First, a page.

With support from investors including the Bill & Melinda Gates Foundation and the CDC Group, cherubin It is set on the digitization of the agricultural industry. The company today announced the launch of Cropin Cloud, a cloud platform with integrated applications. Founded in 2010, Cropin Other Products is present in 92 countries, and in partnership with more than 250 B2B clients, it has digitized 26 million acres of farmland. It claims the world’s largest crop knowledge graph for more than 500 crops and 10,000 crop species.
Krishna Kumar, founder and CEO of Cropin, told TechCrunch that Cropin Cloud was developed because the agricultural industry did not have access to “a unified, coherent platform that can enable and help build a diverse set of solutions,” even when faced with disruptions due to climate change, geopolitical tensions and chain turmoil. Food supply and a growing world population.
“The global ag ecosystem is huge in depth and breadth, but oddly enough, the tools to capture and share data coherently are sorely missing,” he added.
Cropin Cloud can be used by agricultural companies of all sizes. It has three sub-platforms that allow farmers and other stakeholders in the food value chain to access Earth observation, remote sensing, data and machine learning tools to help them better manage crops and harvests.
The first sub-platform is Cropin Apps, which covers a wide range of use cases: global farming operations management, food safety measures, supply chain visibility, predictability and risk management, farm-to-table food traceability, research and development and production management. It also helps farmers track deforestation and carbon emissions.
Meanwhile, Cropin Data Hub collects data from various sources for analysis, including field farm management applications, IoT devices, drones, remote sensing satellites, and weather reports. Finally, Cropin Intelligence uses 22 contextual deep learning and the company’s AI models to assist agribusiness with data points such as crop detection, crop staging, yield estimates, irrigation scheduling, pest and disease forecasting, nitrogen uptake and harvest date estimation.
Some examples of how the Cropin technique is used include Unilever works with coconut farmers who used the company’s SmartFarm Plus app to log information about tree maturity, problems they encounter, and productivity levels. The app then used that data to provide location-specific advice, such as how much coconut sugar farmers are likely to produce.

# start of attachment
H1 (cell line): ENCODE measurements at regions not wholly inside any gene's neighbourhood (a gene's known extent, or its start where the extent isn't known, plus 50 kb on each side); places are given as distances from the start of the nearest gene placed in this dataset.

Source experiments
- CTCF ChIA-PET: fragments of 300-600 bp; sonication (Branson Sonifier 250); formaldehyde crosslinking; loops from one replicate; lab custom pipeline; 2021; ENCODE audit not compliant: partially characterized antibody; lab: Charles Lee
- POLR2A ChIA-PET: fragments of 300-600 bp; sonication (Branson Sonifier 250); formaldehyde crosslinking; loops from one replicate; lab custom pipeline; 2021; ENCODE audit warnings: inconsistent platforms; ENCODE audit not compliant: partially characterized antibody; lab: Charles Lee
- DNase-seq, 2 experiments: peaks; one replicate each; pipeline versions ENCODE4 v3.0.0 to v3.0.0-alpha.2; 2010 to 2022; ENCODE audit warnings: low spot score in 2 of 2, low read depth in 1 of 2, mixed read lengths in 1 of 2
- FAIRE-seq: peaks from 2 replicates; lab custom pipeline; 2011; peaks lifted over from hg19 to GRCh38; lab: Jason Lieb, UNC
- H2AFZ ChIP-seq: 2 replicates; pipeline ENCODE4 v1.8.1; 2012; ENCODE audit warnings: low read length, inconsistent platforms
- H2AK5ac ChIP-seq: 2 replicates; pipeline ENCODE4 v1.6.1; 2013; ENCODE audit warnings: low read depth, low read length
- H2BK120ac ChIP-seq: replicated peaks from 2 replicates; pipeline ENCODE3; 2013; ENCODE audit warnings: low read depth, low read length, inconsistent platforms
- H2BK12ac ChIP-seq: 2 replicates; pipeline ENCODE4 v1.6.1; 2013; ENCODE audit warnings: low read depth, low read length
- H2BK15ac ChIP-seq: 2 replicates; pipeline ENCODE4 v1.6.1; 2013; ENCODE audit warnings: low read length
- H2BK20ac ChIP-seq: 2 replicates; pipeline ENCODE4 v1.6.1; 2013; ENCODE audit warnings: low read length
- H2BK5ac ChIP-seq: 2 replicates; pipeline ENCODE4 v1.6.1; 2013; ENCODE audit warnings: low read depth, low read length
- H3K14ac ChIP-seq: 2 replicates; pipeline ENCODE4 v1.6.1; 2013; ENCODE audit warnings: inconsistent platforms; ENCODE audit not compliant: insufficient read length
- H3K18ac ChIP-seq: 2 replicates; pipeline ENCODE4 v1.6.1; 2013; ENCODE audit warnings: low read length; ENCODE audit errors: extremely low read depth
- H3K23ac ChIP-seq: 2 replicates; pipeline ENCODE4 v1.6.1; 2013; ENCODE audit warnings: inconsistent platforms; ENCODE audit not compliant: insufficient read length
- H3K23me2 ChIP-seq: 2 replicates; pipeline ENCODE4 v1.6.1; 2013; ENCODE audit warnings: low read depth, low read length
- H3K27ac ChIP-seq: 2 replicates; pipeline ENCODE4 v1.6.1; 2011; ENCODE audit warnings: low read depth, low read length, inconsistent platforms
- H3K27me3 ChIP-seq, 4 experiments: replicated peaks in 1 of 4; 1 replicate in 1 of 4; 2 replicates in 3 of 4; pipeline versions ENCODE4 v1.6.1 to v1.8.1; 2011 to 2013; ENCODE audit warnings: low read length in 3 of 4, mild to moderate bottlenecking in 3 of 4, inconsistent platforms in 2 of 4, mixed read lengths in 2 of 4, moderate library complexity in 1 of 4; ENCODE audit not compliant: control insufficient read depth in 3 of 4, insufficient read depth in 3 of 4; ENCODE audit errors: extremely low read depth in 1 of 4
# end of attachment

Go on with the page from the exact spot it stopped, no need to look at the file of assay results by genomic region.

Krupin also provided insights into weather, crop management, pest and disease forecasts, nutrient management, and soil and water management practices to the World Bank and the Government of India in a project that spanned 244 villages, 30,000 farm plots, and 77 crop species. This led to an average 30% increase in yield and productivity, with approximately 37% increase in farm yields, Krupin says.
Since its launch 12 years ago, Cropin has raised a total of $33 million. In addition to the Bill & Melinda Gates Foundation Strategic Investment Fund and the CDC Group, other investors include ABC World Asia, Chiratae Ventures, Ankur Capital, Beenext, and Chris Gopalakrishnan’s family office. Kumar said Krupin is now working on raising funds for its fourth round, and aims to increase investments in the range of $50 million to $75 million in the next six months.
Cropin is headquartered in Bangalore, with subsidiaries in the United States, Singapore and the Netherlands. Earlier this year, co-founder and chief operating officer Kunal Prasad relocated to the Netherlands to oversee European operations. Kumar says Krupin has committed annual recurring revenue of between $15 million and $25 million and that the company has grown 2.5 times over the past few years, and expects to see similar growth this year. “With the launch of Cropin Cloud, we expect 2023 to be a game-changer for Cropin in terms of revenue growth,” Kumar said.